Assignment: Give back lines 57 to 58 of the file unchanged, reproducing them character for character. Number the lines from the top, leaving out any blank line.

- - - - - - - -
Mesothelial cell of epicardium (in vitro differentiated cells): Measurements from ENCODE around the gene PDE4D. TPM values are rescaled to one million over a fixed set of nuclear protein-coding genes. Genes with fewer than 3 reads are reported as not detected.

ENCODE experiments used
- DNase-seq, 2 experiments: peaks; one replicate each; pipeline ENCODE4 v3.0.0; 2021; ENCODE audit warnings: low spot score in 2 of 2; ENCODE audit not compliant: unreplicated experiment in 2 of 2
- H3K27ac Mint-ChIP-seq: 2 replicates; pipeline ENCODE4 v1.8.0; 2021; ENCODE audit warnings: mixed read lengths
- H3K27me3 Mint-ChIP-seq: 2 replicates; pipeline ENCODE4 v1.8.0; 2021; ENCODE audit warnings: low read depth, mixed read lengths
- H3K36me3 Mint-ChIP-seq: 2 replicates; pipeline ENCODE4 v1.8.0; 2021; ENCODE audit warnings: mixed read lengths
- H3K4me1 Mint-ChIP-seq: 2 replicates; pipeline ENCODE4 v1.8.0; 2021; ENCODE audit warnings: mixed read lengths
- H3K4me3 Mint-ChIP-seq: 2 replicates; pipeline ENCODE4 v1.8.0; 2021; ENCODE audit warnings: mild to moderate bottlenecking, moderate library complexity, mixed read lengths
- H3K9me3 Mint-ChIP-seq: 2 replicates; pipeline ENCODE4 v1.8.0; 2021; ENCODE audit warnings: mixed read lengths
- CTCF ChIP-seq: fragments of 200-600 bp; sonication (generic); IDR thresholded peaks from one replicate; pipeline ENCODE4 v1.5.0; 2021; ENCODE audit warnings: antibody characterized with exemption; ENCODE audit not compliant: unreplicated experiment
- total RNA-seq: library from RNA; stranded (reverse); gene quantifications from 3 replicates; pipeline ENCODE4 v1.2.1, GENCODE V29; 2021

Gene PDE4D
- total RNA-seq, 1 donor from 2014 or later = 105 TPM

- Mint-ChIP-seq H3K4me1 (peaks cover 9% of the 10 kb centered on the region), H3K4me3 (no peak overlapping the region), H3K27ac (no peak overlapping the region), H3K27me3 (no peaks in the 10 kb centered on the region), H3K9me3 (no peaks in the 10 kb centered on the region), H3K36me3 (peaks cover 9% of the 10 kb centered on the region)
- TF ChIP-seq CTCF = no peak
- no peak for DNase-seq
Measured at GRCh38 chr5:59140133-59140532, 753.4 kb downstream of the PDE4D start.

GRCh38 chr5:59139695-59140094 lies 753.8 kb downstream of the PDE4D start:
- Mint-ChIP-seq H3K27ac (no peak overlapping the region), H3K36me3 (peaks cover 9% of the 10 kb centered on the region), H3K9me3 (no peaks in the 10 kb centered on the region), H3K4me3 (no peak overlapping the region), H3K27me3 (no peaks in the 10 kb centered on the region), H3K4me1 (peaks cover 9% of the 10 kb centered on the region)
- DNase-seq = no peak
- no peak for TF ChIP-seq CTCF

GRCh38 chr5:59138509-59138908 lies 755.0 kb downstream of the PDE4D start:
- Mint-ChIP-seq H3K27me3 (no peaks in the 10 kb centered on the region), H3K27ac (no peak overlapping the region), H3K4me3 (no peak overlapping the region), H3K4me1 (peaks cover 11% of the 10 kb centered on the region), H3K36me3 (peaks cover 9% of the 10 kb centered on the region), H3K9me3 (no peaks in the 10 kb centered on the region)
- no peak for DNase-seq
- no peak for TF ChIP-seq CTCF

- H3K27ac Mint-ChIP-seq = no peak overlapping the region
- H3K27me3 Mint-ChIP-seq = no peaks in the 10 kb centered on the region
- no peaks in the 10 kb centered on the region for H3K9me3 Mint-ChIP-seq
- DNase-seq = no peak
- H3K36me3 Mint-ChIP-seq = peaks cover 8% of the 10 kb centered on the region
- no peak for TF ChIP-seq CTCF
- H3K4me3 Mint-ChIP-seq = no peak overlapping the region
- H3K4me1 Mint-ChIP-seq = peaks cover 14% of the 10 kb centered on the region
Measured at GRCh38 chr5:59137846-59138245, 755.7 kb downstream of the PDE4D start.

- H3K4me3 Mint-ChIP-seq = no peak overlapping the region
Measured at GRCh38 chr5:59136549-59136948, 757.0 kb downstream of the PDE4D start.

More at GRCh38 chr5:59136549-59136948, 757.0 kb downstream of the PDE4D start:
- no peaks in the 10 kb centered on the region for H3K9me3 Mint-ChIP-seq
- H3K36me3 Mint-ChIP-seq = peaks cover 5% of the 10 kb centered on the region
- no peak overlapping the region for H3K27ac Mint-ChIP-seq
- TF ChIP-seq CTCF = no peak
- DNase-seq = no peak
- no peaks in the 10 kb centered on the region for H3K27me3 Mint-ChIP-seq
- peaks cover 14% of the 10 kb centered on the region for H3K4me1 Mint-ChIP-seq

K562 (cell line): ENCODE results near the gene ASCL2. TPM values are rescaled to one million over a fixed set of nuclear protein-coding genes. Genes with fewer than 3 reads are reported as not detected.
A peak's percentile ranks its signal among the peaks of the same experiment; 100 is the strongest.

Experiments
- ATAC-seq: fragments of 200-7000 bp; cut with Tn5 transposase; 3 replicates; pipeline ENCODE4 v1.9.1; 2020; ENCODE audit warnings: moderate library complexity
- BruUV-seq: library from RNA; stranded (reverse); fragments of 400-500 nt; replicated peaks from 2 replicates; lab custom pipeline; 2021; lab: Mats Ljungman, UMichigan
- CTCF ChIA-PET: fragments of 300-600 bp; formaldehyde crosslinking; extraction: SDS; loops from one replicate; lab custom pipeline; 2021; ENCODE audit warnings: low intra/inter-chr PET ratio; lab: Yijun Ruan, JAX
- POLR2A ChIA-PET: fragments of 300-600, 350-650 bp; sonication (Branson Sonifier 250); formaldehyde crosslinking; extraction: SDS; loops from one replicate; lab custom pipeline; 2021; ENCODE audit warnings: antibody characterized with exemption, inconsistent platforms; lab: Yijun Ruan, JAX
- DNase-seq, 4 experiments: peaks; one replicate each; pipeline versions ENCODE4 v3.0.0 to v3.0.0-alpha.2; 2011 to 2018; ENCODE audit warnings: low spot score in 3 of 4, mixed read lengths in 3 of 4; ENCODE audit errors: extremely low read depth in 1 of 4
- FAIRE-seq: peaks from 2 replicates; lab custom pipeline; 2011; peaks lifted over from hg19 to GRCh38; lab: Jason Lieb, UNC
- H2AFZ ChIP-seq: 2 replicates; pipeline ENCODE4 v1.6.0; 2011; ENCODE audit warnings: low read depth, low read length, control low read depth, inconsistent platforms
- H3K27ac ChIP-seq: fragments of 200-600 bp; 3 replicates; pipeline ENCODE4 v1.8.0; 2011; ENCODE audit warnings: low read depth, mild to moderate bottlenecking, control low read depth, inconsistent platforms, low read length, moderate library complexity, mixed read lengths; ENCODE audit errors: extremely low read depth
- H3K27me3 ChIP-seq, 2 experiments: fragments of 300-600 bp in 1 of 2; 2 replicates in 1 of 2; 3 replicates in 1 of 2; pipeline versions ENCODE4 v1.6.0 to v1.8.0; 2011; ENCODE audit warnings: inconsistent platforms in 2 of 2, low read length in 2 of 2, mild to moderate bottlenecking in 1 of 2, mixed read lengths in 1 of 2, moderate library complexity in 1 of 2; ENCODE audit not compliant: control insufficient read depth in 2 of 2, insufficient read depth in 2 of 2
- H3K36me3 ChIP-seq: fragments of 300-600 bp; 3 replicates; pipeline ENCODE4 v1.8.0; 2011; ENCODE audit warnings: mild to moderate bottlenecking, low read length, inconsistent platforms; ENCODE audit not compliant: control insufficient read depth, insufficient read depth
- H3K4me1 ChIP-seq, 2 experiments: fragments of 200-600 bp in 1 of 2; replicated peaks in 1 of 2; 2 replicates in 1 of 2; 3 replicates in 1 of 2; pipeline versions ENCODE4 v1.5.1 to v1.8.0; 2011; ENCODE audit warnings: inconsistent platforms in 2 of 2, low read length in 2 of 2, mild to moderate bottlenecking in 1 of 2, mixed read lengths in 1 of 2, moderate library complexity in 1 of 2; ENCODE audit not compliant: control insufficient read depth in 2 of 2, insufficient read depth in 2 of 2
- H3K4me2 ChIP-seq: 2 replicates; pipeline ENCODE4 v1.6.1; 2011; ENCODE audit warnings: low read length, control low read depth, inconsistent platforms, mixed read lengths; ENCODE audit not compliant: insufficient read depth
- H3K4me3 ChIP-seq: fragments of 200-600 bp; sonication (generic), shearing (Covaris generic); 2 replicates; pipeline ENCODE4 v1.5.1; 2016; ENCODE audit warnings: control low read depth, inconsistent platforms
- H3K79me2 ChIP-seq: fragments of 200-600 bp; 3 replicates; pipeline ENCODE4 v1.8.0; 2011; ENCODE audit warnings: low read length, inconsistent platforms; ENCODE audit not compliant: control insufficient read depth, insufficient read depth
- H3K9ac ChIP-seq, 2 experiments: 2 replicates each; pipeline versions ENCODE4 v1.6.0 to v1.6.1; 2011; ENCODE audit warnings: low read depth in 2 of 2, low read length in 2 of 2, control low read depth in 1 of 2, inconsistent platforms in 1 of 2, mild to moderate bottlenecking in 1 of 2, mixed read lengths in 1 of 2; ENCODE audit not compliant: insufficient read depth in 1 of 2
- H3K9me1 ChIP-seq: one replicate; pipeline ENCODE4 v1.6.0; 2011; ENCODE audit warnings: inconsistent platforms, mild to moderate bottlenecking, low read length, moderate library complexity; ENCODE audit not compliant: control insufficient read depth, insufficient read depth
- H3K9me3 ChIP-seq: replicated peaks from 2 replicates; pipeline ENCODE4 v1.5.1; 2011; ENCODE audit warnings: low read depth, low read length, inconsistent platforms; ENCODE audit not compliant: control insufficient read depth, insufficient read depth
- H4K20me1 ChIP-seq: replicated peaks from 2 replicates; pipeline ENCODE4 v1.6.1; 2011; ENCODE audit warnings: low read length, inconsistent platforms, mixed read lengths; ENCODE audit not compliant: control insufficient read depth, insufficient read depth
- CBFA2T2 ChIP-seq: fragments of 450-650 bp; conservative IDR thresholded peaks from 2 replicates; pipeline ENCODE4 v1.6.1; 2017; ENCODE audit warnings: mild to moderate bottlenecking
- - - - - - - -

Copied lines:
- H3K36me3 ChIP-seq: fragments of 300-600 bp; 3 replicates; pipeline ENCODE4 v1.8.0; 2011; ENCODE audit warnings: mild to moderate bottlenecking, low read length, inconsistent platforms; ENCODE audit not compliant: control insufficient read depth, insufficient read depth
- H3K4me1 ChIP-seq, 2 experiments: fragments of 200-600 bp in 1 of 2; replicated peaks in 1 of 2; 2 replicates in 1 of 2; 3 replicates in 1 of 2; pipeline versions ENCODE4 v1.5.1 to v1.8.0; 2011; ENCODE audit warnings: inconsistent platforms in 2 of 2, low read length in 2 of 2, mild to moderate bottlenecking in 1 of 2, mixed read lengths in 1 of 2, moderate library complexity in 1 of 2; ENCODE audit not compliant: control insufficient read depth in 2 of 2, insufficient read depth in 2 of 2